I think it’s safe to say that nobody here makes interactive fiction to get rich. I just read today’s blogpost by @zarf where he alludes to the fact that writing original IF games for profit is “tricky at best”. Indeed.
As I was reading that, I happened to remember a rule of thumb for guessing Steam sales from number of reviews, and spent some time looking at IF games (both parser and choice-based) on Steam. I started with Thaumistry and Anchorhead, continued with a sampling of Choice of Games games, added Sorcery!, and kept going until I had about a dozen.
I took the numbers publicly available on Steam, made many assumptions, and put it all into my unsure calculator. This tool gives me the ability to use ranges instead of single numbers. It’s still a back-of-a-napking calculation, but at least the uncertainties are acknowledged in the input as well as the output.
The resulting table is accessible here.
Most of the results are unsurprising:
- You don’t get rich with IF.
- Parser-based IF sells much worse than choice-based IF.
- Better graphics generally leads to higher revenue (but of course it also leads to a higher budget).
- If you want a lot of people to play your game, make it free.
And then there were things that I find interesting:
- At the level of sales you can expect with most IF games (especially parser games), price doesn’t seem to matter. Games with a higher price didn’t do significantly worse than cheaper games. I guess the niche is so small, people don’t mind shelling out.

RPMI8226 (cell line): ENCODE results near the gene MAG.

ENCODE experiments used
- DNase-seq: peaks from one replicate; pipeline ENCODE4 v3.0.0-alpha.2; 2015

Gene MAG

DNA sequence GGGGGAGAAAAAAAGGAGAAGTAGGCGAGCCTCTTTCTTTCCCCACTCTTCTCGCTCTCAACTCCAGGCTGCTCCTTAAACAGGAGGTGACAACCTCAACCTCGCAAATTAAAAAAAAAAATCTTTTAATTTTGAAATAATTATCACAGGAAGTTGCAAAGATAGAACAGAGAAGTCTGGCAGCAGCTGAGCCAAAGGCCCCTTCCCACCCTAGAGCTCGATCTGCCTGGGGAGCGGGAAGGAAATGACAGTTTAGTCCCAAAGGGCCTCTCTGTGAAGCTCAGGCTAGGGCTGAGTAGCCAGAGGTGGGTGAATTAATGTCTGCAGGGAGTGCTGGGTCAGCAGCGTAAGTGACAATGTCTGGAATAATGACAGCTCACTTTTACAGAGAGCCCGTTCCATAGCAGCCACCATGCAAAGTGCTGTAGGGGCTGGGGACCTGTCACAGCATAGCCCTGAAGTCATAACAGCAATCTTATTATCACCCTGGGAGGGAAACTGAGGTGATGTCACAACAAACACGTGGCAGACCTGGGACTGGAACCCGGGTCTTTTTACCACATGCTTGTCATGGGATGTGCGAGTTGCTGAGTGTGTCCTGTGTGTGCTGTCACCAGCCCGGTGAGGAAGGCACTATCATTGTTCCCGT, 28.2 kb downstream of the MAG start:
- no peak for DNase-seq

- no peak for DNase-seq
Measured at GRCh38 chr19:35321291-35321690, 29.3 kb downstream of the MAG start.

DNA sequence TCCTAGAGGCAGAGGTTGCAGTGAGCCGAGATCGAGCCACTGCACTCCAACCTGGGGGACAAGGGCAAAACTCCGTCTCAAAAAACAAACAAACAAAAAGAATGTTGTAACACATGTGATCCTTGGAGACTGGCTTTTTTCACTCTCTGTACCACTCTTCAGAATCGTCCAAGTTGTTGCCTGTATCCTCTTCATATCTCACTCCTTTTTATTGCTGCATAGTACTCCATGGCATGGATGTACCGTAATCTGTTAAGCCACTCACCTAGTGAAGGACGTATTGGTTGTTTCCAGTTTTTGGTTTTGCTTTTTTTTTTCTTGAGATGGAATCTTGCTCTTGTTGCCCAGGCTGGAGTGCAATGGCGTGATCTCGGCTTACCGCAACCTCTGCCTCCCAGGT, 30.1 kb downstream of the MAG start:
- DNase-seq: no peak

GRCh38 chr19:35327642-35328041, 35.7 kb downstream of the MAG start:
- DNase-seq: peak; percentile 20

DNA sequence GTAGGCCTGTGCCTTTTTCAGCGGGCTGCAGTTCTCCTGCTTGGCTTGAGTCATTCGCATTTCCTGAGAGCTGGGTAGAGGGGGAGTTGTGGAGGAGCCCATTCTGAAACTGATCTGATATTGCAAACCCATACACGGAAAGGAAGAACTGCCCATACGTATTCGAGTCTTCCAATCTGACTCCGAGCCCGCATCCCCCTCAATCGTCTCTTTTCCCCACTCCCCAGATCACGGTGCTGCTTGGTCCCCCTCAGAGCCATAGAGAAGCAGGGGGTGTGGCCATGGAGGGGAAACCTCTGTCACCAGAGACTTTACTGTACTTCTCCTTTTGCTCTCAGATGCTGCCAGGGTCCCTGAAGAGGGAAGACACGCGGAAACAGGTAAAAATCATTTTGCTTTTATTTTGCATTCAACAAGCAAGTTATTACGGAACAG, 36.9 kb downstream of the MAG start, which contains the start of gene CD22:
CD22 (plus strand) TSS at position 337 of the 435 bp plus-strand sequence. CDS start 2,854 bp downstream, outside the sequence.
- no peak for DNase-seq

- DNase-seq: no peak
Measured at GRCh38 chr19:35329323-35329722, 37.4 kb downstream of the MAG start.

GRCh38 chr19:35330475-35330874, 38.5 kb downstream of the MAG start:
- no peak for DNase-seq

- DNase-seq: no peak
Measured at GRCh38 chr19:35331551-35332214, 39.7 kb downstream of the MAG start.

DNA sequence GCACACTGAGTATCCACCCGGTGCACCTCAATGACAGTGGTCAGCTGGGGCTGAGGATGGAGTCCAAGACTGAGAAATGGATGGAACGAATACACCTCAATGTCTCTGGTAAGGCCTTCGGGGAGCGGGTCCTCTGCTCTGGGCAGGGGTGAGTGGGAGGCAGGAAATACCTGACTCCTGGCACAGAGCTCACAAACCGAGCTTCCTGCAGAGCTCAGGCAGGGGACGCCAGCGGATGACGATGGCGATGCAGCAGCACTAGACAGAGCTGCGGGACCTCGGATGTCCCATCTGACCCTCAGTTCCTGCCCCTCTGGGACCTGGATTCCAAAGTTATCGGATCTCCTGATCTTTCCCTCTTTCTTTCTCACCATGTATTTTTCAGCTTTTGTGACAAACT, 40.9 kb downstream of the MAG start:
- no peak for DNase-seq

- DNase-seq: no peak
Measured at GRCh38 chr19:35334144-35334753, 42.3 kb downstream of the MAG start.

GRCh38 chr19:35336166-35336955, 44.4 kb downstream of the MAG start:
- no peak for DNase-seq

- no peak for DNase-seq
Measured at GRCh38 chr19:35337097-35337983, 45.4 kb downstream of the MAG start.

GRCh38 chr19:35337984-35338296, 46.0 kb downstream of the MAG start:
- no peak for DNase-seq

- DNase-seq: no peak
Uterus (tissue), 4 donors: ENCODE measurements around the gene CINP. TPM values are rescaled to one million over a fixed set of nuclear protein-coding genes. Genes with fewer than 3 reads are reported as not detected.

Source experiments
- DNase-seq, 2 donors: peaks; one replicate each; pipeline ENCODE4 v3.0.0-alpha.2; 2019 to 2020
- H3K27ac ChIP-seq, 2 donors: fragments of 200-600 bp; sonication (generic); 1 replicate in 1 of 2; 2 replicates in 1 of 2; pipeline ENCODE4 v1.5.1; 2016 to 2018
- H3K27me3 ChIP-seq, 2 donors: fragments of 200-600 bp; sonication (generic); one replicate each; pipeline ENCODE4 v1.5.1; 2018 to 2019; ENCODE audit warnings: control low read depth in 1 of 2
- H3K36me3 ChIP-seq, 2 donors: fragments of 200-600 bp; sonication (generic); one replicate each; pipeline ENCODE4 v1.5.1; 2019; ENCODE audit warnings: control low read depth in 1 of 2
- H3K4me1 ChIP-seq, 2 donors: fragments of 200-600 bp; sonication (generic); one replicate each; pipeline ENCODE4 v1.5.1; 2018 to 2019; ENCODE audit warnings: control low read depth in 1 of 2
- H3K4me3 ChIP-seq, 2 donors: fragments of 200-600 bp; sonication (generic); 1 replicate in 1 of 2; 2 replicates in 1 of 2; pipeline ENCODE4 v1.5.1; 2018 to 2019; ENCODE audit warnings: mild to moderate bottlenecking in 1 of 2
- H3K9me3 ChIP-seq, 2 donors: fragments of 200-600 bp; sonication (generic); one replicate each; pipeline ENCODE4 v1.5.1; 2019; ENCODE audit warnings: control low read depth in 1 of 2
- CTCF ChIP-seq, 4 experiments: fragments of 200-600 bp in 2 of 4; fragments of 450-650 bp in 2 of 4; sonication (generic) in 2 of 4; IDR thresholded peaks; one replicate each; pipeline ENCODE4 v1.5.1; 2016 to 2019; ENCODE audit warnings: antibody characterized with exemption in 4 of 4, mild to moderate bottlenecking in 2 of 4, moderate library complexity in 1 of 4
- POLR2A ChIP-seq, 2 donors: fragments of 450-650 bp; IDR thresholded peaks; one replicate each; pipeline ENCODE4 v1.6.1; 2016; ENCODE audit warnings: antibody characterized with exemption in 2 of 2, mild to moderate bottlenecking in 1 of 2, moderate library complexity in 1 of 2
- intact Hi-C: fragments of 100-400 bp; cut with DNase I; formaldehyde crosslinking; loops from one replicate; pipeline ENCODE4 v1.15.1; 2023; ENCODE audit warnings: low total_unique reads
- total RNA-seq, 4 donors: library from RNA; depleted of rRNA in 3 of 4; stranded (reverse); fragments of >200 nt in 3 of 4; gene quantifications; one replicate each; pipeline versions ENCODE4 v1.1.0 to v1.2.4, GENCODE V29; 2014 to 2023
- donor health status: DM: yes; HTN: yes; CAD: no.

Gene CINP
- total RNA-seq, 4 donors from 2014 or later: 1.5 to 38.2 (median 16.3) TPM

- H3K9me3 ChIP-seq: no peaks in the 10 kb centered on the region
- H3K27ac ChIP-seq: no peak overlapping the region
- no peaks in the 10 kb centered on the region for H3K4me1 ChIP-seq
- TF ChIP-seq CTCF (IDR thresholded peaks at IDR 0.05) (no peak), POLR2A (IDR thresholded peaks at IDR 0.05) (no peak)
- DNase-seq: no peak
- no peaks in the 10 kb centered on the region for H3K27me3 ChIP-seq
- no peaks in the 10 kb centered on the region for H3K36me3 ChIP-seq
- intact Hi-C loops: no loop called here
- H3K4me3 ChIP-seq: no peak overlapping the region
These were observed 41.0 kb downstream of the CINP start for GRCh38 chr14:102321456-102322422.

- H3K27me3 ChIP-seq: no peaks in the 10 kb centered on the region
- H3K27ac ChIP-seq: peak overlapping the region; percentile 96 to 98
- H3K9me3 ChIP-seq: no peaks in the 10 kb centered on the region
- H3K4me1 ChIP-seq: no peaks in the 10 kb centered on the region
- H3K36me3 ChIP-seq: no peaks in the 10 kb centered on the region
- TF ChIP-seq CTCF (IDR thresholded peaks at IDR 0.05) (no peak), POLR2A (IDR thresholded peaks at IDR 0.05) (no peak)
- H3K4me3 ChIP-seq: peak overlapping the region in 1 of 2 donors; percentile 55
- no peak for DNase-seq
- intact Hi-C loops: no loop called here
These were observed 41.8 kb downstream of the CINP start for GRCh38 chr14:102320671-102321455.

- It is, in fact, possible to have a free-to-play IF game (with in-app purchases), and it’s not doing too bad.
- Choice of Robots seems to have done really well on Steam. Better than games with several times higher budgets.
- The parser disadvantage is even more pronounced than I thought. Not even very nice graphics and animations help when a game is parser-based.
I hope this is helpful to some of you out there, and I hope it’s not too discouraging. I know most authors of IF do it as a hobby. I think this analysis shows that it’s not completely crazy to think you could make some money (just don’t quit your job to write IF just yet).
I’m hoping that the IF community stays indie and mostly non-commercial. But I also hope that some of us can find ways to make sustainable living from our work. There are strategies that seem to work, and there’s more people could try. If we want another infocom, one of us needs to figure out how to make a sustainable business from IF again.